Somehow, after many trails, I managed to write code for that:

Python code: sample.py

from ctypes import *
#import needed packages
import os

def main():
    a = 6;
    lib_path = os.path.join(os.path.dirname(__file__),  'Debug','{}.dll'.format("sum"))
        lib = cdll.LoadLibrary(lib_path)
    except Exception as e:
        raise RuntimeError("Could not   library with this path: {}. {}".format(lib_path, e))
    class truct(Structure):
        _fields_ = (("array", POINTER(c_double)),
                    ("len", c_int))
    va = truct()
    ty = (c_double * 1 )
    va.array = ty()
    va.len = 1
    lib.sample_function.argtypes= (POINTER(truct))
    lib.sample_function.restype = c_int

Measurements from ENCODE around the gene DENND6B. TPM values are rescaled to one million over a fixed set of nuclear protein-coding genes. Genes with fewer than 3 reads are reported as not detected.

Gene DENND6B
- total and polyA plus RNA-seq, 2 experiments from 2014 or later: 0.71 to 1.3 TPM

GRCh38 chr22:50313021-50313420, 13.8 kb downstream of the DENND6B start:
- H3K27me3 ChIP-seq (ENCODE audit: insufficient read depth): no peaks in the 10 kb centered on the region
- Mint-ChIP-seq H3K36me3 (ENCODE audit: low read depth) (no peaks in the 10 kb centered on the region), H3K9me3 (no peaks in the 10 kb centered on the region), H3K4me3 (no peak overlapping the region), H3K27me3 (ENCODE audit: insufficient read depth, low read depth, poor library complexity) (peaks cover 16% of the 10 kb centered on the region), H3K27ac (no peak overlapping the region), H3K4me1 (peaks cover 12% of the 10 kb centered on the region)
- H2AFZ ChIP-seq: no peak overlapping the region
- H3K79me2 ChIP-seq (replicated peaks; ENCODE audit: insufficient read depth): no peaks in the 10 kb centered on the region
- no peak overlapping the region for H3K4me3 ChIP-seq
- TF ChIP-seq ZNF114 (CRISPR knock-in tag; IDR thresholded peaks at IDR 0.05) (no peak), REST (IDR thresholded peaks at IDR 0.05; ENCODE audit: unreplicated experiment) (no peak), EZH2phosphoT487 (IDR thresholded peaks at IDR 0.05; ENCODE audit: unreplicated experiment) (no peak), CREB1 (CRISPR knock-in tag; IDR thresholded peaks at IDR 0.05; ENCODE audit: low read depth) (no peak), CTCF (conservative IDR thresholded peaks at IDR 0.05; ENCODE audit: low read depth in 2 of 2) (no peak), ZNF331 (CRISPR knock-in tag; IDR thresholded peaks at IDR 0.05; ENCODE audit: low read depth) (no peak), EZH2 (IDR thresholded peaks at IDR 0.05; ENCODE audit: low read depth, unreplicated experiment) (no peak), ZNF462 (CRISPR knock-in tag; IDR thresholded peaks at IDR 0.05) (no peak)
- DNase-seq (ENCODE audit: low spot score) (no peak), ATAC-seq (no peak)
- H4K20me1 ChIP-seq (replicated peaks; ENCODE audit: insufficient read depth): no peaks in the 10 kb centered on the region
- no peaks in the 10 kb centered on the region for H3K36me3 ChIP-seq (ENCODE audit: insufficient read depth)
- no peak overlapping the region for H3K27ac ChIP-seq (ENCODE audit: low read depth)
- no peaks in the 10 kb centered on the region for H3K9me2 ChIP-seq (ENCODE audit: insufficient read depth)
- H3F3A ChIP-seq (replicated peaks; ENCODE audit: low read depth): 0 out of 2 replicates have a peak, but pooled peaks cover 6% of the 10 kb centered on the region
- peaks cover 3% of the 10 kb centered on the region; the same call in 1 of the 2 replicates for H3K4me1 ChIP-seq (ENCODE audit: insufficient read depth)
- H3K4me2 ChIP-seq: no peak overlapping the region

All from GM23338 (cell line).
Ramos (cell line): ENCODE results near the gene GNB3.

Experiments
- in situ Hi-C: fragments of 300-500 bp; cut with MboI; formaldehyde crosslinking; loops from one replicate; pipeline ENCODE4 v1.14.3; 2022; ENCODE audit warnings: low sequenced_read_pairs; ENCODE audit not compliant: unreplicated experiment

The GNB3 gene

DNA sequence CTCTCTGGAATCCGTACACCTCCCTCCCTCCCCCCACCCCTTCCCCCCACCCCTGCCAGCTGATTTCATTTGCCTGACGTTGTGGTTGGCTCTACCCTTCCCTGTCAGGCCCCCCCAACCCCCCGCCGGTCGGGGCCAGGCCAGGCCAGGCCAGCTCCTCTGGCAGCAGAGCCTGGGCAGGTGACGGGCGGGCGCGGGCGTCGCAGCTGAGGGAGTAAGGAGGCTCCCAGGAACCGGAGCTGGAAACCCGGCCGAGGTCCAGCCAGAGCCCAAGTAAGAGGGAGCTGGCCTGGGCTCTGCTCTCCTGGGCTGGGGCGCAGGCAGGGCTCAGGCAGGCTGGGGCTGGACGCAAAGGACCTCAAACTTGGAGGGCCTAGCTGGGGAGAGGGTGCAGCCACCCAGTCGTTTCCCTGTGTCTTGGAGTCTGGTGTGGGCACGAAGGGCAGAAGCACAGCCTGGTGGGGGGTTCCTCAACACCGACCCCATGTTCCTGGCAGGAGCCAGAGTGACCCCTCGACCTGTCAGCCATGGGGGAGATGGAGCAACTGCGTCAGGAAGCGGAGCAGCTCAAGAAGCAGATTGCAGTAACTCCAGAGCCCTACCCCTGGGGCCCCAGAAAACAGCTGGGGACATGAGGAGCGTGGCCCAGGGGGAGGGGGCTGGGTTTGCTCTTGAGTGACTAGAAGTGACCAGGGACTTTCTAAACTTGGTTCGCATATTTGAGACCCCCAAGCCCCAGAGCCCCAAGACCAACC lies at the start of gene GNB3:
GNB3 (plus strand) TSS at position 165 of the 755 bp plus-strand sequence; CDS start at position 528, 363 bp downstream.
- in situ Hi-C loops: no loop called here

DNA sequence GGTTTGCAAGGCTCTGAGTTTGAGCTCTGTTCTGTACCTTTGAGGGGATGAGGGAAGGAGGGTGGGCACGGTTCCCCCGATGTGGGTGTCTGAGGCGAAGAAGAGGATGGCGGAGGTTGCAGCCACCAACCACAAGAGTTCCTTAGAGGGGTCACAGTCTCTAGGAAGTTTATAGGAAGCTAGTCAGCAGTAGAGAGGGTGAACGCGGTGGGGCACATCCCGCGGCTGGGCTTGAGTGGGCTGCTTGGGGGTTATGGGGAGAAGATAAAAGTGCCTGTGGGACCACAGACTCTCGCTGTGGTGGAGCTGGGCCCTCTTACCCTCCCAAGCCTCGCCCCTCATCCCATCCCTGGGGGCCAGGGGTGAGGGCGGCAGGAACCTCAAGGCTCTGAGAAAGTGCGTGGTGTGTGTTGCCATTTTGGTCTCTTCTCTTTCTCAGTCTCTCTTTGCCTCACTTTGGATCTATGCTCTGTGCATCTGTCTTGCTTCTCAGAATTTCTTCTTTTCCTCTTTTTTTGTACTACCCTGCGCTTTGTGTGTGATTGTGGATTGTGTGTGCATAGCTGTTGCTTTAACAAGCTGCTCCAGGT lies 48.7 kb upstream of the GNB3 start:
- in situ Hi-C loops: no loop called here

ret = lib.sample_function(byref(va))
    except Exception as e:
        raise RuntimeError("Library call raises exception: {}".format(e)) 

C code:

typedef struct A {

    double *array;
      int a;
} A;
void sample_function2(A* structure){
    int array_local() = { 0,0,1,1,0};
    int iter2;
    for (iter2 =0;iter2<5;iter2++){
            structure->array(iter2) = iter2;
      structure->array(iter2) = 0;

int sample_function( A* structure)
    int n = 5;
    int iter;

    return 0;

This code works as expected. But is it a good practice to use this method?

postgresql – The vacuum increases the swelling size as reported by the Heroku swelling SQL query

I am using the Heroku command as described here to detect swelling in the tables. One of our tables reported a swelling size of about 7 GB, but when executing the vacuum in it, then executing the same swelling command, it reports about 21 GB of "waste". I have no idea how this can happen. I understand the various conditions under which a table can swell, even this dramatically, but not after a vacuum, I have never seen such a case.